We present a theoretical study of the organization of photoreactive polymer blends under irradiation by multiple arrays of intersecting optical beams. In a simulated medium possessing an integrated intensity-dependent refractive index, optical beams undergo self-focusing and reduced divergence. A corresponding intensity-dependent increase in molecular weight induces polymer blend instability and consequent phase separation, whereby the medium can evolve into an intersecting waveguide lattice structure, comprising high refractive index cylindrical cores and a surrounding low refractive index medium (cladding). We conduct simulations for two propagation angles and a range of thermodynamic, kinetic, and polymer blend parameters to establish correlations to structure and morphology. We show that spatially correlated structures, namely, those that have a similar intersecting three-dimensional (3D) pattern as the arrays of intersecting optical beams, are achieved via a balance between the competitive processes of photopolymerization rate and phase separation dynamics. A greater intersection angle of the optical beams leads to higher correlations between structures and the optical beam pattern and a wider parameter space that achieves correlated structures. This work demonstrates the potential to employ complex propagating light patterns to create 3D organized structures in multicomponent photoreactive soft systems.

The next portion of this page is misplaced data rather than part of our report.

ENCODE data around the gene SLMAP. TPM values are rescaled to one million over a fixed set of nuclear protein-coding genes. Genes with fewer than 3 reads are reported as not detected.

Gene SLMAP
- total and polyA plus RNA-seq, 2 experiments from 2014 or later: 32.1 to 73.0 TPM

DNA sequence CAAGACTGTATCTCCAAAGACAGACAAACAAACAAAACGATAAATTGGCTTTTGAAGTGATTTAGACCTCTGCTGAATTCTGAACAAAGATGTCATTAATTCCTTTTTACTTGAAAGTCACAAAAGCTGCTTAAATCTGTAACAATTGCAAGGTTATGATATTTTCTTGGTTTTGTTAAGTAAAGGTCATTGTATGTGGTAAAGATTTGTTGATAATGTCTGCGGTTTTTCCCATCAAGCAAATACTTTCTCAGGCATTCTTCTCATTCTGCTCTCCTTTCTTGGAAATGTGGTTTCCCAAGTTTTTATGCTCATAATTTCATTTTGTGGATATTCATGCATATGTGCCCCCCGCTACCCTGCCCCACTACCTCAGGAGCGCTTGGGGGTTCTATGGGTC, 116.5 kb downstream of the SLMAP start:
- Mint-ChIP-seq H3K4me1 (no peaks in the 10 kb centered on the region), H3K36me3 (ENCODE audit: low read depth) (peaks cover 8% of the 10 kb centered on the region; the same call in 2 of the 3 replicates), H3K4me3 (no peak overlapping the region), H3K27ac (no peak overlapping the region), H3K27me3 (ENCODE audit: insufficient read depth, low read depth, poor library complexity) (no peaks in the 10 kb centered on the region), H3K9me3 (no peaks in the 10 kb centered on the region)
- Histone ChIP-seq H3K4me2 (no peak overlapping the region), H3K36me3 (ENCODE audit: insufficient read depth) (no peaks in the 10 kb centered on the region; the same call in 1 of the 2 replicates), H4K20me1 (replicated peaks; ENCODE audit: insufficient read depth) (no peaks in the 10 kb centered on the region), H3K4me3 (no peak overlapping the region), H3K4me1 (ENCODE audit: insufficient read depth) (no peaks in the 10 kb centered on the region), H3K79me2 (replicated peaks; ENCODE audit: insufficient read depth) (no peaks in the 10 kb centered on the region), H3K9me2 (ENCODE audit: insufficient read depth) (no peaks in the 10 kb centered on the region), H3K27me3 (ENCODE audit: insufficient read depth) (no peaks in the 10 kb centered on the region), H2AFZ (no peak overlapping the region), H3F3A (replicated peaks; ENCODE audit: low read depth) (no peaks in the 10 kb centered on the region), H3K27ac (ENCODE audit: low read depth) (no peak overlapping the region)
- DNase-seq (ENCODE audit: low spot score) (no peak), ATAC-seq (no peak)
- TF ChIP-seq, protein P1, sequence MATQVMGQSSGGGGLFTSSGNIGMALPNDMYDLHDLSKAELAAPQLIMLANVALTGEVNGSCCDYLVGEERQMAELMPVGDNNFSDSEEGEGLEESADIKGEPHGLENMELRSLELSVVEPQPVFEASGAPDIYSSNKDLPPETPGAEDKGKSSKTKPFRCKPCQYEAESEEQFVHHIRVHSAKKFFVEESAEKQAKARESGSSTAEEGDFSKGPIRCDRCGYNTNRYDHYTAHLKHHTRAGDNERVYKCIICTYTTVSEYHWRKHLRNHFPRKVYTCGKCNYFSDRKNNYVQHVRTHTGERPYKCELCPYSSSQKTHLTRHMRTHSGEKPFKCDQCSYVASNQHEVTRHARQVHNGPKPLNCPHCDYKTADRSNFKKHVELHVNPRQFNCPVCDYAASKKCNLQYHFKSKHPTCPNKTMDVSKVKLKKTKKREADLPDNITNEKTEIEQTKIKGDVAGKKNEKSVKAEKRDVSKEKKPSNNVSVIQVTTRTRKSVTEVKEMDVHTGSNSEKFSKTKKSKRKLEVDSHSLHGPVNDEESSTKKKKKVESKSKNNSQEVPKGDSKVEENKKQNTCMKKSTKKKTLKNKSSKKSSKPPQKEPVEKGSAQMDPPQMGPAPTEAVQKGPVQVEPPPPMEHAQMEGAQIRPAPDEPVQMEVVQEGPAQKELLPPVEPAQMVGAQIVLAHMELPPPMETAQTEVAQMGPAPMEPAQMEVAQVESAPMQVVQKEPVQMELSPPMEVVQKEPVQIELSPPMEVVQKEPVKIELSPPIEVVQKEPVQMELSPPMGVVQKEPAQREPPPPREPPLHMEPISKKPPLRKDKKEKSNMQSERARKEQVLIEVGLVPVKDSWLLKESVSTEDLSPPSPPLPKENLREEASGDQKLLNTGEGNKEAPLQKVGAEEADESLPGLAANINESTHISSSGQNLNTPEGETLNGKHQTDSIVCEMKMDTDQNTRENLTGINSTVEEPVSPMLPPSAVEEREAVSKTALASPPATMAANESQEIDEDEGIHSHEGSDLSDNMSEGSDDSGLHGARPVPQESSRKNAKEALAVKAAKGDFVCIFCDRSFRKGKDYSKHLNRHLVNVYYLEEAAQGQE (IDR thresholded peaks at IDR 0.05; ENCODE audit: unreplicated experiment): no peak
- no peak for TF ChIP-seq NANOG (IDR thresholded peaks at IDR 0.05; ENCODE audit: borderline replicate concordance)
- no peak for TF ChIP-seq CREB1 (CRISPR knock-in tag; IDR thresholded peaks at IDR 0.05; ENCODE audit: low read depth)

ASJC Scopus subject areas
- Electronic, Optical and Magnetic Materials
- Physical and Theoretical Chemistry
- Surfaces, Coatings and Films